Lower Saxony

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Lower Saxony,

Ger. Niedersachsen (nē`dərsäk'sən), state (1994 pop. 7,480,000), 18,295 sq mi (47,384 sq km), NW Germany. Hanover is the capital. The state was formed in 1946 by the merger of the former Prussian province of HanoverHanover
, Ger. Hannover, former independent kingdom and former province of Germany; Lower Saxony, NW Germany. Very irregular in outline, Hanover stretched from the Dutch border and the North Sea in the northwest to the Harz Mts. in the southeast.
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 with the former states of BrunswickBrunswick
, Ger. Braunschweig , former state, central Germany, surrounded by the former Prussian provinces of Saxony, Hanover, and Westphalia. The region of Braunschweig is situated on the North German plain and in the northern foothills of the Harz Mts.
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, OldenburgOldenburg
, former state, NW Germany. It is now included in the state of Lower Saxony. The city of Oldenburg was the capital. The former state consisted of three widely separated divisions.
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, and Schaumburg-LippeSchaumburg-Lippe
, former state, N Germany, E of the Weser River. In 1946 it was placed in Lower Saxony. Bückeburg was the capital. It was situated in a fertile agricultural region.
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. Situated on the North German plain, it is bordered by the Netherlands on the west; the states of North Rhine–Westphalia and Hesse on the south; the states of Mecklenburg-Vorpommern, Brandenburg, Saxony-Anhalt, and Thuringia on the east; and the states of Bremen, Schleswig-Holstein, and Hamburg and the North Sea on the north. The state is mountainous in the south (notably the Harz and Weser mts.); heaths and moors form the central belt. Lower Saxony is drained by the Weser, Ems, Aller, Leine, and Elbe rivers. Farming and cattle raising are important occupations. Industry (including the manufacture of iron and steel, textiles, machinery, food products, and chemicals) is well developed in the cities of Brunswick, Celle, Goslar, Hanover, and Osnabrück. There are oil wells in the Emsland, large iron-ore deposits at Watenstedt-Salzgitter, and lignite mines near Helmstedt. Emden, Wilhelmshaven, and Cuxhaven are the chief North Sea ports. The region of Lower Saxony has had no historic unity since 1180, when Emperor Frederick I broke up the duchy of Henry the Lion of Saxony, of which it was a part. The term "Lower Saxony" continued, however, as a geographic expression. It also designated (16th cent. to 1806) one of the imperial circles of the Holy Roman Empire; the circle included, besides present-day Lower Saxony, Mecklenburg, Holstein, and Bremen.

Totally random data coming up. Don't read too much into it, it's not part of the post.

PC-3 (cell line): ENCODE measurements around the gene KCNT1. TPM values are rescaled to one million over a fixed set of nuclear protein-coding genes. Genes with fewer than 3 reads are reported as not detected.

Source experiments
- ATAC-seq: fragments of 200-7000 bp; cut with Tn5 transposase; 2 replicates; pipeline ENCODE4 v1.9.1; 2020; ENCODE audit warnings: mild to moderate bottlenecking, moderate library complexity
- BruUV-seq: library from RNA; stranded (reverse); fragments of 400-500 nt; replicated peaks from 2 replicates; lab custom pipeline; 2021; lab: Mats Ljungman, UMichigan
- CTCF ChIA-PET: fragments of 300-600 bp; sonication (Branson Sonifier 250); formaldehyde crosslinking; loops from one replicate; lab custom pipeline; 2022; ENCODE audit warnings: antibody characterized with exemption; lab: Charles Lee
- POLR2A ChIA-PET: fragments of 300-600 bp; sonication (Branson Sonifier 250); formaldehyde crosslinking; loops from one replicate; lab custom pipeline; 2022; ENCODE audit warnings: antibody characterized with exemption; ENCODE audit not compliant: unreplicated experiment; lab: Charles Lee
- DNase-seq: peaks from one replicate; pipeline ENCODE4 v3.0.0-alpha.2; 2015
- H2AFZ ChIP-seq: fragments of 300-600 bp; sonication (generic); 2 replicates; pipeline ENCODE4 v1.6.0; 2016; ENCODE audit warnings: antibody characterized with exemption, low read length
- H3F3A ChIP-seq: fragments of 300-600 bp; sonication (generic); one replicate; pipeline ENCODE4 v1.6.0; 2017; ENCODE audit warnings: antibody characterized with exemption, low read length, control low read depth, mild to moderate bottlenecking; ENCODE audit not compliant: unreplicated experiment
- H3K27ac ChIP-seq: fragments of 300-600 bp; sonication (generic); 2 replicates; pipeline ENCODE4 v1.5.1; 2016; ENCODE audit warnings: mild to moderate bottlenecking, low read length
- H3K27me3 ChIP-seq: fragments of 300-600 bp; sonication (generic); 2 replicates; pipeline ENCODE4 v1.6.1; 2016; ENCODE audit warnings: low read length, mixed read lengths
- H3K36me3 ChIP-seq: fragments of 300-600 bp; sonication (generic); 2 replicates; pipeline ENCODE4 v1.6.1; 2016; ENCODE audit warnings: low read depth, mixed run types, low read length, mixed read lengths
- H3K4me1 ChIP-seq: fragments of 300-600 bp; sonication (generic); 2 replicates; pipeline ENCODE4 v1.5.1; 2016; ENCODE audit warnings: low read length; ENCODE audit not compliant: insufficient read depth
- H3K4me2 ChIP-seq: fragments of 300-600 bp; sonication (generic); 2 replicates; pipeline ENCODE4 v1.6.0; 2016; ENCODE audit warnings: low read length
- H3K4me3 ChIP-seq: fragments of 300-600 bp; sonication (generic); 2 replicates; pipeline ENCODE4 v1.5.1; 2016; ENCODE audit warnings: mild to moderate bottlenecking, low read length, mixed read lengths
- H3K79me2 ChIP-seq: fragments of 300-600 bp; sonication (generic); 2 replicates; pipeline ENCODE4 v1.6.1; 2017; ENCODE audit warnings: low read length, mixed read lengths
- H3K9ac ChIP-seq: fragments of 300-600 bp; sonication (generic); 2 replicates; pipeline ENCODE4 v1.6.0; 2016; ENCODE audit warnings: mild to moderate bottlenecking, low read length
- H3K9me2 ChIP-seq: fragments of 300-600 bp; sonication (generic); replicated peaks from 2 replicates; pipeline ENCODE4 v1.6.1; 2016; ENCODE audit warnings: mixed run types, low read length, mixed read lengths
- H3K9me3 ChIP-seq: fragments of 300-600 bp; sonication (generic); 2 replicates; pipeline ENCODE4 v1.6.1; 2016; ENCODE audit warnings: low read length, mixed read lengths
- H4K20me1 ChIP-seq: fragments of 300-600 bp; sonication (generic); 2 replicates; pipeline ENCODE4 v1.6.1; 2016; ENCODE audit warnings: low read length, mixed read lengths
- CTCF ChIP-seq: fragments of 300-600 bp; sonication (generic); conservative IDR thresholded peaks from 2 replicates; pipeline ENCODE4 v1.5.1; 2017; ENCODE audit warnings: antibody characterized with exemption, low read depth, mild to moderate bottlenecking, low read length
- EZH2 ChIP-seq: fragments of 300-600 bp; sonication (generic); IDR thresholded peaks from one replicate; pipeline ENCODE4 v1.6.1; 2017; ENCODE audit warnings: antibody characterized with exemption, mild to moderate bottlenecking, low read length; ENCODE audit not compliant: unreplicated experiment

Lower Saxony

 

(German, Niedersachsen), a state (Land) in the northern part of the Federal Republic of Germany, lying in the basin of the navigable Weser, Ems, and Elbe rivers. Bounded by the North Sea, it includes numerous offshore islands, chiefly the East Frisian Islands. A large part of Lower Saxony lies within the Central European Plain. In the southeast are the Harz Mountains, rising to 1,142 m in Mount Brocken. Lower Saxony has an area of 47,000 sq km and a population of 7.3 million (1976), of whom 82 percent are urban dwellers. Its capital is Hannover.

The economy of Lower Saxony is based on industry and agriculture. In 1972 industry, including construction, employed 42.8 percent of the economically active population; agriculture and lumbering, 10.6 percent; and commerce and transport, 18.7 percent. In the region are the country’s largest deposits of petroeum and natural gas, iron ore (Peine, Salzgitter), nonferrous metal ores (Harz), potash and rock salt (the Hannover region), and peat, as well as small reserves of lignite (Helmstedt).

A leading branch of industry is machine building, including automotive manufacture (employing 17.0 percent of the work force in 1973), the production of electrical goods (10.5 percent), and general machine building (9.0 percent). Other major industries are food processing (9.2 percent), textile and garment manufacture (8.3 percent), chemicals and oil refining (4.6 percent), and ferrous metallurgy, including the production of cast iron and rolled steel (4.5 percent). Among the largest enterprises are a metallurgical complex in Salzgitter, Volkswagen passenger car plants in Wolfsburg (with branches in Hannover and Em-den), truck and bus plants in Hannover and Braunschweig, an office machine factory in Wilhelmshaven, and a shipyard in Emden. Most of the oil refining is done in Emden, Lingen, and Misburg; chemicals, rubber, and asbestos are produced chiefly in Hannover; and the food-processing industry is concentrated in Braunschweig, Hildesheim, and Hannover.

One of the country’s most important agricultural regions, Lower Saxony has predominantly capitalist farms. Whereas farms ranging from 0.5 to 5 hectares (38.9 percent of all farms in 1973) occupy 4.6 percent of the agricultural land, farms of more than 50 ha (5.3 percent of all farms) account for 25.2 percent of the land. The region is noted for its highly productive commercial livestock raising (dairy cattle and pigs). In 1973 meadows and pastures occupied 42.4 percent of the agricultural land. Fodder grasses, root crops, and potatoes are grown. The chief grain crops are barley, wheat, and rye.

The largest seaports are Wilhelmshaven, Emden, Nordenham, and Brake. There is shipping along the Mittelland Canal. An oil pipeline runs from Wilhelmshaven to Wesseling.

A. I. MUKHIN

Lower Saxony

a state of N Germany, on the North Sea and including the E Frisian Islands; formerly in West Germany: a leading European producer of petroleum. Capital: Hanover. Pop.: 7 993 000 (2003 est.). Area: 47 408 sq. km (18 489 sq. miles)